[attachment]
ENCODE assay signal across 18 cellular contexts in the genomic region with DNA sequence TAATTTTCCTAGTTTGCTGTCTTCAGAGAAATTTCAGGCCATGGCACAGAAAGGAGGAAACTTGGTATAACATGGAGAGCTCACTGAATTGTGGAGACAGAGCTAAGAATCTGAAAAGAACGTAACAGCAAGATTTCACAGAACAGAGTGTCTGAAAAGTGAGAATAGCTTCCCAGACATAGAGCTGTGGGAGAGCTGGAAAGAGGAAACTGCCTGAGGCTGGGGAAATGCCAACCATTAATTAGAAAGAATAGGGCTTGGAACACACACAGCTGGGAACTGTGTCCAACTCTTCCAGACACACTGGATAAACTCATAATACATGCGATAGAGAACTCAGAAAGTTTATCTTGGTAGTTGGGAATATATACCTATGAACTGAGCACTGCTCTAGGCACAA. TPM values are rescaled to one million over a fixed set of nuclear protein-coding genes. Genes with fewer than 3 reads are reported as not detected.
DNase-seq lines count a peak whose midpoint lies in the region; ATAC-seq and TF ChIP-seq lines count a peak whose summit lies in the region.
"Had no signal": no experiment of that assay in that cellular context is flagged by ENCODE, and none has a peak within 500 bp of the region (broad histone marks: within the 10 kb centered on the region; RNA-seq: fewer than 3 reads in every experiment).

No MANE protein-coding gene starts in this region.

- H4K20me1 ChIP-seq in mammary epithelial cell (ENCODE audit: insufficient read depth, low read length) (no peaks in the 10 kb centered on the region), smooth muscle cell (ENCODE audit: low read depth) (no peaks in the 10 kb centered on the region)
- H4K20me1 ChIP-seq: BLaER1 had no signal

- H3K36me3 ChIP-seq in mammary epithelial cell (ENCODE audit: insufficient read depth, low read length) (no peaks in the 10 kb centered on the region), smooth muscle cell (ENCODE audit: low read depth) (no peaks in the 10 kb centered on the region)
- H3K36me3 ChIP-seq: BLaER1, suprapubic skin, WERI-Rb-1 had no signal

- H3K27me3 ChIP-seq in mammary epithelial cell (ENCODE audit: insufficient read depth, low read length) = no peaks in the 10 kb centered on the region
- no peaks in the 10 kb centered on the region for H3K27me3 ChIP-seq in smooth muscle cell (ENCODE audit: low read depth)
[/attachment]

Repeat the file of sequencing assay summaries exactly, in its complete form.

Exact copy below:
ENCODE assay signal across 18 cellular contexts in the genomic region with DNA sequence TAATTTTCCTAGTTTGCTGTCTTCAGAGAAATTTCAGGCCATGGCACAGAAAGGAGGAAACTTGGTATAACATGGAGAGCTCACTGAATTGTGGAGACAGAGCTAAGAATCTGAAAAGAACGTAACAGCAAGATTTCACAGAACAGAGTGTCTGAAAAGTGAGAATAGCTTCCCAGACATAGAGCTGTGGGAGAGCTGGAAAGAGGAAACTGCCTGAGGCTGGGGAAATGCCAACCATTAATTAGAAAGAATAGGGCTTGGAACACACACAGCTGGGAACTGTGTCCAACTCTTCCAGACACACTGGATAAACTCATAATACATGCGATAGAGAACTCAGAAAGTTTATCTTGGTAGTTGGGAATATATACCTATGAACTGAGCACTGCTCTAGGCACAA. TPM values are rescaled to one million over a fixed set of nuclear protein-coding genes. Genes with fewer than 3 reads are reported as not detected.
DNase-seq lines count a peak whose midpoint lies in the region; ATAC-seq and TF ChIP-seq lines count a peak whose summit lies in the region.
"Had no signal": no experiment of that assay in that cellular context is flagged by ENCODE, and none has a peak within 500 bp of the region (broad histone marks: within the 10 kb centered on the region; RNA-seq: fewer than 3 reads in every experiment).

No MANE protein-coding gene starts in this region.

- H4K20me1 ChIP-seq in mammary epithelial cell (ENCODE audit: insufficient read depth, low read length) (no peaks in the 10 kb centered on the region), smooth muscle cell (ENCODE audit: low read depth) (no peaks in the 10 kb centered on the region)
- H4K20me1 ChIP-seq: BLaER1 had no signal

- H3K36me3 ChIP-seq in mammary epithelial cell (ENCODE audit: insufficient read depth, low read length) (no peaks in the 10 kb centered on the region), smooth muscle cell (ENCODE audit: low read depth) (no peaks in the 10 kb centered on the region)
- H3K36me3 ChIP-seq: BLaER1, suprapubic skin, WERI-Rb-1 had no signal

- H3K27me3 ChIP-seq in mammary epithelial cell (ENCODE audit: insufficient read depth, low read length) = no peaks in the 10 kb centered on the region
- no peaks in the 10 kb centered on the region for H3K27me3 ChIP-seq in smooth muscle cell (ENCODE audit: low read depth)